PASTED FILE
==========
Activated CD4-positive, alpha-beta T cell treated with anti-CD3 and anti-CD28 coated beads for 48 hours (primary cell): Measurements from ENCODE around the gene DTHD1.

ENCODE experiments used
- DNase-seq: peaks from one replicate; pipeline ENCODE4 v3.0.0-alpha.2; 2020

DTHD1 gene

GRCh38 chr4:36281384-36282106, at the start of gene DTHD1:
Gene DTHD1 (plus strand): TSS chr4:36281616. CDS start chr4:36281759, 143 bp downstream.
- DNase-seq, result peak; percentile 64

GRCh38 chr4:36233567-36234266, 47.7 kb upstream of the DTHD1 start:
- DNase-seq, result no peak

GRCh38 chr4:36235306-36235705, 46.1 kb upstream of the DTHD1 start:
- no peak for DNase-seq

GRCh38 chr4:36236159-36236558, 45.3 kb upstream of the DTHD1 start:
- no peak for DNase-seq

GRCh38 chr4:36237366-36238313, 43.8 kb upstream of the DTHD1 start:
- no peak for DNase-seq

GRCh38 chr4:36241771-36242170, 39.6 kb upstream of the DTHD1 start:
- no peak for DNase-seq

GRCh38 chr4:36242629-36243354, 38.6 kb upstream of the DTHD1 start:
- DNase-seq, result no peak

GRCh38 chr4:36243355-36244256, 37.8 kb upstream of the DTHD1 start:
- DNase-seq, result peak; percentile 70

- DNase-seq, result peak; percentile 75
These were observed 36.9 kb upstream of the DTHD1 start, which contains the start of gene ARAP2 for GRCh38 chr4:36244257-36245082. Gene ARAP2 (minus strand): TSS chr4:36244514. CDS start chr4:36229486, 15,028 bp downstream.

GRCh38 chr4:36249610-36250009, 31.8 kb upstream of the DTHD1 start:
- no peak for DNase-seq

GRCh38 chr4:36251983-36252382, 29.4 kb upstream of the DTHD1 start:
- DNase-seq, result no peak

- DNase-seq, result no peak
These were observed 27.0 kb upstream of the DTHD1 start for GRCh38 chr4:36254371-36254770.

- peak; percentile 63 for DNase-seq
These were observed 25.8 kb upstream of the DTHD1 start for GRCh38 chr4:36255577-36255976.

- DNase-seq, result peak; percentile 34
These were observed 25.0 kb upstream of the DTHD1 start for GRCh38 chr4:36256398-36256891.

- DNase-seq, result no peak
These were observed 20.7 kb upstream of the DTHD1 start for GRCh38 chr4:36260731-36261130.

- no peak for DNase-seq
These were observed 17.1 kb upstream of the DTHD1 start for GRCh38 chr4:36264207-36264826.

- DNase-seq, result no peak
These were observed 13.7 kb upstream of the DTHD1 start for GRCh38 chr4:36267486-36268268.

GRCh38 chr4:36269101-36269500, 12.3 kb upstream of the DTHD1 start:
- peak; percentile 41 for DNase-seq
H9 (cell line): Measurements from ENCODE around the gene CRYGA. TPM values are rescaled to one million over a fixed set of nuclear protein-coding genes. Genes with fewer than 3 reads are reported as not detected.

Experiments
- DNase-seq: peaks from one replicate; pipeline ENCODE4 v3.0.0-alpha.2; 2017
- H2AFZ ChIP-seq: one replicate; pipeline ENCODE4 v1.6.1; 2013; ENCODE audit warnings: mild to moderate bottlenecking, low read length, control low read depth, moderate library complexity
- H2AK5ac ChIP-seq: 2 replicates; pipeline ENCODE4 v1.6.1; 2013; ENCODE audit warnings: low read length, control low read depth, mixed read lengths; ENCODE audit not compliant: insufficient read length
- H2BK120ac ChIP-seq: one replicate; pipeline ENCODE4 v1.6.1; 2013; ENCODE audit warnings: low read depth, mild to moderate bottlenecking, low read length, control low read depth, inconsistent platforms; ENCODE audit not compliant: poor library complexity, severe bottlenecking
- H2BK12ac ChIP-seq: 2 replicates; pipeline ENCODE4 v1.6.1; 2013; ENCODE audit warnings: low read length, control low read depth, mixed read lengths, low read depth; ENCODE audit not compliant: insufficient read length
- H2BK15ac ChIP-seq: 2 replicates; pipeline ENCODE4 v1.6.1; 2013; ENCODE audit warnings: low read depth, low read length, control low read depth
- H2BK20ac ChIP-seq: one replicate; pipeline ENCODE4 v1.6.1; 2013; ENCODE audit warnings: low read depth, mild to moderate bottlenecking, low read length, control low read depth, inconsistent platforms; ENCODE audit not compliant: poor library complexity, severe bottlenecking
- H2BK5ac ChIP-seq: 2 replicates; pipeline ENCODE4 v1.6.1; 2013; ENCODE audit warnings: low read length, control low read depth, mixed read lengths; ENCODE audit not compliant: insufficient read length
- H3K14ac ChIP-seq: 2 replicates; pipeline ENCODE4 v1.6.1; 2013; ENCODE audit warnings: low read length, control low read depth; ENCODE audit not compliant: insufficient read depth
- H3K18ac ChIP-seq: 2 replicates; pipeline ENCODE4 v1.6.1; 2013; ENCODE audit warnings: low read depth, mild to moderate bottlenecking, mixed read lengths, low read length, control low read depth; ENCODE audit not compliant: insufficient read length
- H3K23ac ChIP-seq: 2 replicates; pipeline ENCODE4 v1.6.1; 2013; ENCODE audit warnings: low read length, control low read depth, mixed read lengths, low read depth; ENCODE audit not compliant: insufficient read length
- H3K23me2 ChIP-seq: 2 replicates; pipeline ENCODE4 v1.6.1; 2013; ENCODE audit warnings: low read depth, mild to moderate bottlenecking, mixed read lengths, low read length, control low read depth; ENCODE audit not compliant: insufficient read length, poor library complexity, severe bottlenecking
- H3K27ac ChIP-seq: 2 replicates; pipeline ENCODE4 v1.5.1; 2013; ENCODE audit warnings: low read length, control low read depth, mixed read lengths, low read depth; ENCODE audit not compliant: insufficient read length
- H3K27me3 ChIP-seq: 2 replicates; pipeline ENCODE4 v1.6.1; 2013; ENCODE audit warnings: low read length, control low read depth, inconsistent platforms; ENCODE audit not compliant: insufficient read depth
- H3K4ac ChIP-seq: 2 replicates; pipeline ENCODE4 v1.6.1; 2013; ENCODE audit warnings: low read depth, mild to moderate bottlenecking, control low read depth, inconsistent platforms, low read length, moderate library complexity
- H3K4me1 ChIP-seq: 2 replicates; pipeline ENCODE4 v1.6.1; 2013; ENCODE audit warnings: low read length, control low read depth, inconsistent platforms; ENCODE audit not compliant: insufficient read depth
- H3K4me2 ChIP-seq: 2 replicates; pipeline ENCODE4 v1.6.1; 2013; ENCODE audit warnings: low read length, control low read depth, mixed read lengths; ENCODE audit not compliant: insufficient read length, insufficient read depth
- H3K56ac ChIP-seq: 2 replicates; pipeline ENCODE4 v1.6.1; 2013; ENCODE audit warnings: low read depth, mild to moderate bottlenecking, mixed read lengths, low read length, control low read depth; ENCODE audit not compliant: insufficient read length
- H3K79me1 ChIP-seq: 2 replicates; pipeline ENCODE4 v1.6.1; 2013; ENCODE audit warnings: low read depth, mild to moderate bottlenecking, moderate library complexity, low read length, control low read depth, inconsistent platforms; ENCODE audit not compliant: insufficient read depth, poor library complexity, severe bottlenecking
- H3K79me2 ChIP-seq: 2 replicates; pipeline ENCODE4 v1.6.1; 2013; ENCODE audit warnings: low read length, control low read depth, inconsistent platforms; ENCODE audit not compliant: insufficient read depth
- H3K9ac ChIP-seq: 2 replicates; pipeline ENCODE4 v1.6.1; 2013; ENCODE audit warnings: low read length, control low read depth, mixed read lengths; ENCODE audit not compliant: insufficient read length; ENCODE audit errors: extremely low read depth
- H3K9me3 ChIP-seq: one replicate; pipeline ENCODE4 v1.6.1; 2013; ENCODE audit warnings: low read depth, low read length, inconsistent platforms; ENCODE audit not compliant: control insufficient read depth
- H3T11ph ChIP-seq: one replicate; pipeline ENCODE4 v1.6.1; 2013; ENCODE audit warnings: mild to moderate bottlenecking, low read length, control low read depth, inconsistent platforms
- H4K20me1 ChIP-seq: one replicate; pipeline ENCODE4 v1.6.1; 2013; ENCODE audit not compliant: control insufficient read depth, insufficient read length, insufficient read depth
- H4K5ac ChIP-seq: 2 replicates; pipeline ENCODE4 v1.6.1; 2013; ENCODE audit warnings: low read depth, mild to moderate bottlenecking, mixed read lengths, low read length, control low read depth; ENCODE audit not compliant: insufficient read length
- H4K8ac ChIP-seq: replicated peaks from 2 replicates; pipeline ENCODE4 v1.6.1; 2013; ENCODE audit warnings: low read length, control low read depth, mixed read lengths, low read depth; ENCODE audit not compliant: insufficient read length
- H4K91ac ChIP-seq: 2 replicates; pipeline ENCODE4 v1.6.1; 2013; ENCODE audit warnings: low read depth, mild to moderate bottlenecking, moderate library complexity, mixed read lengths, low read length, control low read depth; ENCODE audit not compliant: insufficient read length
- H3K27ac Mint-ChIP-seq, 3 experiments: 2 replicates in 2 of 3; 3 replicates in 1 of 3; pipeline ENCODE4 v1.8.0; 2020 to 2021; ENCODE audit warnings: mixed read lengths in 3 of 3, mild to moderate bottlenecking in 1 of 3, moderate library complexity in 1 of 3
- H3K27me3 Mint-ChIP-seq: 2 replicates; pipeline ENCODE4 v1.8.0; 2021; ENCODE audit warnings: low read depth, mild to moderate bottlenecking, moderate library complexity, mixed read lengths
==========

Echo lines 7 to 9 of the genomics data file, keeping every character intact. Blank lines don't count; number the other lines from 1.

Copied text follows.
- DNase-seq, result peak; percentile 64

GRCh38 chr4:36233567-36234266, 47.7 kb upstream of the DTHD1 start:
- DNase-seq, result no peak